All for a by-election to allow Tracey Brabin, the previous incumbent MP to become West Yorkshire mayor, creating a vacancy in the seat. Some Labour MPs said a number of their colleagues were caught unawares by the need for her to resign immediately on election as mayor, since originally they had believed she might be able to continue doing both jobs.
“Labour should have seen this coming. It’s a bit odd that they’d choose a seat like this to have a by-election given what we know is happening and the cracks in the red wall,” said Lib Dem candidate Tom Gordon.
The arrival of another by-election has dismayed community leaders.
“It has been hard on our communities to have to have those discussions, once again, we’ve been committed to both local, national and international issues. And I think it has been difficult for us here”, the Revd Canon Mark Umpleby, a vicar in Batley told me.
He said the sheer number of times the constituency has been asked to go to the polls to choose an MP has made community cohesion trickier.
“Due to the nature of what’s taken place within our communities, either recently, or when Jo was murdered, there are those who seem to be seeking to, to kind of divide communities,” he added.
The outsiders he is referring to are likely to include Mr Galloway, who has created one of the most visible campaigns in just a month. But is this really about the people of Batley and Spen?
Mr Galloway told me: “I’m not standing with respect against Kim Leadbeater but I’m standing against Keir Starmer. I’m determined that he should be ousted as the leader of the Labour Party in the interests of the working class in the interests of the labour movement.”
One leading local imam told Sky News that Mr Galloway’s campaign is dividing the community.
“What I can see is that especially the new generation, they seem to be supporting him, quite actively and they seem to be looking at him and somebody as the hopes they’ve lost from Labour, they look at him as a saviour,” said Khabbaab Ahmed, Imam of Al Hashim academy.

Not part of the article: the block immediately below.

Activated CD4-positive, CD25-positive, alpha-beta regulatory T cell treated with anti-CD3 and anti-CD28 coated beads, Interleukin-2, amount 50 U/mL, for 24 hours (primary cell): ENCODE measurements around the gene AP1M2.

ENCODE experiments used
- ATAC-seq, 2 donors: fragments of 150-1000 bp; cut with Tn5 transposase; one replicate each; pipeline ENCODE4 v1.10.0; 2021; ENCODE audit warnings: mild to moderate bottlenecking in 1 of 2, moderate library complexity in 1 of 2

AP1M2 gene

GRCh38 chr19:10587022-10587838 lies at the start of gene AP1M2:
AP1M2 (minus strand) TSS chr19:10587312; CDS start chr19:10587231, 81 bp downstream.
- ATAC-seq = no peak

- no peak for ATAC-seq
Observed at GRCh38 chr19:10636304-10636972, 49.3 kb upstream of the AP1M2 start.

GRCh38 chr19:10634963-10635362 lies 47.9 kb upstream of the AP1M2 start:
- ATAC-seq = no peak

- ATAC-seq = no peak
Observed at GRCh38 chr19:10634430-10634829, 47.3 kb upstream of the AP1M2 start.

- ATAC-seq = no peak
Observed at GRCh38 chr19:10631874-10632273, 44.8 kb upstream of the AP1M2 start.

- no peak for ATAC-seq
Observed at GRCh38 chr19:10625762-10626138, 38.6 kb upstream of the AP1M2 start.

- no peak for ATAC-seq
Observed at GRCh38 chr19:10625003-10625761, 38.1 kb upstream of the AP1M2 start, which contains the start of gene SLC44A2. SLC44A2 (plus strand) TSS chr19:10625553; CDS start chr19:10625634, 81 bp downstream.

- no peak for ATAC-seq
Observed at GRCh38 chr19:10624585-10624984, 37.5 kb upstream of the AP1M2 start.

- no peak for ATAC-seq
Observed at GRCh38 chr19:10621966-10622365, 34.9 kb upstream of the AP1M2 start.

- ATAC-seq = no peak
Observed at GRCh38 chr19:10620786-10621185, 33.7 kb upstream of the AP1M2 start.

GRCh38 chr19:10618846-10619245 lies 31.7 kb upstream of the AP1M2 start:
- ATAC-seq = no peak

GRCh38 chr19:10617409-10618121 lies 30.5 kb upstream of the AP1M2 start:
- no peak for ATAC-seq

Asked what the older generations think, he replied: “They think the youngsters have been deceived. They’ve been lied to.”
However the imam said that Labour was having trouble holding on to the votes of the Muslim community.
“Until a few years ago, Muslims looked at labour like a Muslim-friendly party – a party that stands up as a voice for them. For the last few years, they seemed to be losing faith… it has become too much against Muslims in some ways.”
The Conservative campaign is trying to stand aside from the very visible conflict between Labour and the Workers Party. Ryan Stephenson, the Tory candidate, suggests that traditional local issues – similar to those used in the campaign that won Hartlepool for the Tories – work with all communities.
“When I’m talking to voters about the reasons to vote Conservative and those reasons are because we can have an MP who’s got experience in and outside of politics, and can work with the government to get the investment that we need, and that’s a really positive message that people are warming to and people are saying to me now more and more that we do need change locally after a quarter of a century of Labour.”
Given the local and national polls, it might be that the community chooses this prospectus within days.
But the Labour candidate, Ms Leadbeater, told Sky News she believes the by-election may have an impact on the community long after next Friday.
“The thing that I’m really clear about is when the circus leaves town, when all these people who didn’t know where the place was three or four weeks ago, when they’ve gone, hey, I have to live here.”